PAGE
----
I’ll Be Watching You

eye'll be watching you

eye'll be watching you

A spectacular “cosmic eye” has been photographed in space by a telescope in Chile, showing a distant nebula in which sunlike stars are burning themselves out.

The image of the Helix nebula, which lies 700 light years away in the constellation Aquarius, was captured with the Wide Field Imager instrument at the La Silla Observatory high above the Atacama Desert.

The Helix is a planetary nebula — a kind of stellar old people’s home, in which stars at the end of their lives shed clouds of gas, often creating intricate patterns that shine with great beauty.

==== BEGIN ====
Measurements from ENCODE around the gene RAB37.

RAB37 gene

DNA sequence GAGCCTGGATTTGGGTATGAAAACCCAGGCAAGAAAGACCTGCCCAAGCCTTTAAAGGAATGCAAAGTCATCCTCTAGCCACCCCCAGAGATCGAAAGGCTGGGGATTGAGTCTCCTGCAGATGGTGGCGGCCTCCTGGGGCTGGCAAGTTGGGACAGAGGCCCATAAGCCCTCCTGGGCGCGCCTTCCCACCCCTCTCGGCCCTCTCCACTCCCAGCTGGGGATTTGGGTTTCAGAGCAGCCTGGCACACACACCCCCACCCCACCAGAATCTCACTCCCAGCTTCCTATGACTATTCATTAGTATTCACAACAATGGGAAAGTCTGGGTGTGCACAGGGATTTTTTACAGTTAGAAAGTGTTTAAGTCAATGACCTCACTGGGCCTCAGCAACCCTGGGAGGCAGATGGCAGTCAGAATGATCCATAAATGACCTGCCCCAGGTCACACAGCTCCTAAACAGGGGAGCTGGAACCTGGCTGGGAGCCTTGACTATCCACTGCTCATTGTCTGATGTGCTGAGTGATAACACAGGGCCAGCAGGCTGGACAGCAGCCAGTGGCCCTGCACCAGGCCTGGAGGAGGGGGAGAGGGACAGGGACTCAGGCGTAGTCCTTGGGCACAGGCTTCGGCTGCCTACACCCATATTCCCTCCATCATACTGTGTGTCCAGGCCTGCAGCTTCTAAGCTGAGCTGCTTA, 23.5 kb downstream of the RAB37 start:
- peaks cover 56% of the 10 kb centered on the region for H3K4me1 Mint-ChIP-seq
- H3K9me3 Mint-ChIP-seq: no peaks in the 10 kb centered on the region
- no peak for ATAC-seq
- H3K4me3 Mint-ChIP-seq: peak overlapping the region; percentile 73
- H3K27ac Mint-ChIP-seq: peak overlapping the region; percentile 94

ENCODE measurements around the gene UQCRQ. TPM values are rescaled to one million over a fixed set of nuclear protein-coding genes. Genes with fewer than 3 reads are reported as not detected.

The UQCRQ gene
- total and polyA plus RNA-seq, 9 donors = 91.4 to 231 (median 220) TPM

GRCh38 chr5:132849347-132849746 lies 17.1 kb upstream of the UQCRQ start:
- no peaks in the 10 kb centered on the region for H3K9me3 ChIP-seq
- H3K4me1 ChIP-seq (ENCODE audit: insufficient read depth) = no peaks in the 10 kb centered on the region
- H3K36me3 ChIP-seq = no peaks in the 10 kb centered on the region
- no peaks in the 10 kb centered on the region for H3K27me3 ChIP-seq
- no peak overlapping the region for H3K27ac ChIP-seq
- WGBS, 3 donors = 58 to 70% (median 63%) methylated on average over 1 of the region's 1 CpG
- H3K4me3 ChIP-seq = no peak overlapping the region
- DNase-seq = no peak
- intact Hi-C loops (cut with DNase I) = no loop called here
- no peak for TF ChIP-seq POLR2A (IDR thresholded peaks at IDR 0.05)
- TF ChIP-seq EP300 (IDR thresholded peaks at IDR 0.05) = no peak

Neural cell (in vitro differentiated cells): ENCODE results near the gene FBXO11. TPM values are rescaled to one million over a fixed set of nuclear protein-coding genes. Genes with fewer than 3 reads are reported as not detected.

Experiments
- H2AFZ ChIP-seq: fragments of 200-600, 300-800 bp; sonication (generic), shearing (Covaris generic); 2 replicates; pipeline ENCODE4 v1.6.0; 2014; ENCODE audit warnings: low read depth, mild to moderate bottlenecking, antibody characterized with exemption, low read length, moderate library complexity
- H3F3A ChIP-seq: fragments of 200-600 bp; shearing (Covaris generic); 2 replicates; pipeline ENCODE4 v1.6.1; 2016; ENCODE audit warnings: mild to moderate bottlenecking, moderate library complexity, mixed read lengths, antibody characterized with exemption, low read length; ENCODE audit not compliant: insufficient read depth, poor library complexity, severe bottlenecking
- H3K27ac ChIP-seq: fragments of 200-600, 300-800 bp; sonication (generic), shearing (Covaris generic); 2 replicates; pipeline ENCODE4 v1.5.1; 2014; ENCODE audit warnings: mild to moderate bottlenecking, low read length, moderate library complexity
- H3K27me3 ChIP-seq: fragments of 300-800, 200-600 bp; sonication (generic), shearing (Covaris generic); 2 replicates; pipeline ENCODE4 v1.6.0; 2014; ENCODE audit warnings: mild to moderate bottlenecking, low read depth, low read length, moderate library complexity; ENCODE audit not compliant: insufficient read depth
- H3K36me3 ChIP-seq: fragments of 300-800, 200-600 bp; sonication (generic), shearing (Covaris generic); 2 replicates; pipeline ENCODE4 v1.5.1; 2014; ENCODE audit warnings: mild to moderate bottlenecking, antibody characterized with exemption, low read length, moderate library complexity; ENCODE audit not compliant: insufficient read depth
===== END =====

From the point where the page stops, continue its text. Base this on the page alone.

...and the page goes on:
The Helix nebula is one of the closest planetary nebulae to Earth, but it is hard to see visually because its light is spread thinly over a large area of sky, a quarter of the size of the full Moon.

The main ring of the Helix nebula is about two light-years across, or half the distance between the Sun and the nearest star.

Around the inside of the ring, it is possible to see small blobs that resemble droplets of water, known as “cometary knots,” which have faint tails that extend away from the central star.

Source

Advertisements

Leave a Reply

Please log in using one of these methods to post your comment:

WordPress.com Logo

You are commenting using your WordPress.com account. Log Out / Change )

Twitter picture

You are commenting using your Twitter account. Log Out / Change )

Facebook photo

You are commenting using your Facebook account. Log Out / Change )

Google+ photo

You are commenting using your Google+ account. Log Out / Change )

Connecting to %s

%d bloggers like this: